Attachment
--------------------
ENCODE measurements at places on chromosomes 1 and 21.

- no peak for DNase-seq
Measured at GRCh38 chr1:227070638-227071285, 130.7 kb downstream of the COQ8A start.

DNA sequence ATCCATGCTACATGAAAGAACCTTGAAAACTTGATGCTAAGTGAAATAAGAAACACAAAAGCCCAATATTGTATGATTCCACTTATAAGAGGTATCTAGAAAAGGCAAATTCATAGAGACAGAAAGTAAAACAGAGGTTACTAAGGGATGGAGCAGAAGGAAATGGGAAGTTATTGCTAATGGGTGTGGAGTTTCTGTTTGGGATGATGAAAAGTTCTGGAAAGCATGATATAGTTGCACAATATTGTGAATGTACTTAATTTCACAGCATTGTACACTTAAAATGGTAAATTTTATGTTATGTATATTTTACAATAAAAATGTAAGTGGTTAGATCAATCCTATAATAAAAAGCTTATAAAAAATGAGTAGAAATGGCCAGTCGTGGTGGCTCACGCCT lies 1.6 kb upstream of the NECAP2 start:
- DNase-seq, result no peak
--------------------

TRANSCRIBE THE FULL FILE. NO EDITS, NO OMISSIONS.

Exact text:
ENCODE measurements at places on chromosomes 1 and 21.

- no peak for DNase-seq
Measured at GRCh38 chr1:227070638-227071285, 130.7 kb downstream of the COQ8A start.

DNA sequence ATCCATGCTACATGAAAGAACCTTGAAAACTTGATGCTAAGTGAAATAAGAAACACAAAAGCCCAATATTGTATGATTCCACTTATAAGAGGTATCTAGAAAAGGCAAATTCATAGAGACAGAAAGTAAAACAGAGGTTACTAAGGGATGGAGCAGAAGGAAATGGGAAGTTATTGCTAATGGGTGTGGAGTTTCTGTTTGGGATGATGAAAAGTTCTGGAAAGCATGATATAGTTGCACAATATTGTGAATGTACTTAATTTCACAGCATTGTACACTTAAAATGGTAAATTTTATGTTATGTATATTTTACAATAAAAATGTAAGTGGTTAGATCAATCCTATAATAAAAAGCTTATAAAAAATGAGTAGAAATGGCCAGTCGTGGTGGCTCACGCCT lies 1.6 kb upstream of the NECAP2 start:
- DNase-seq, result no peak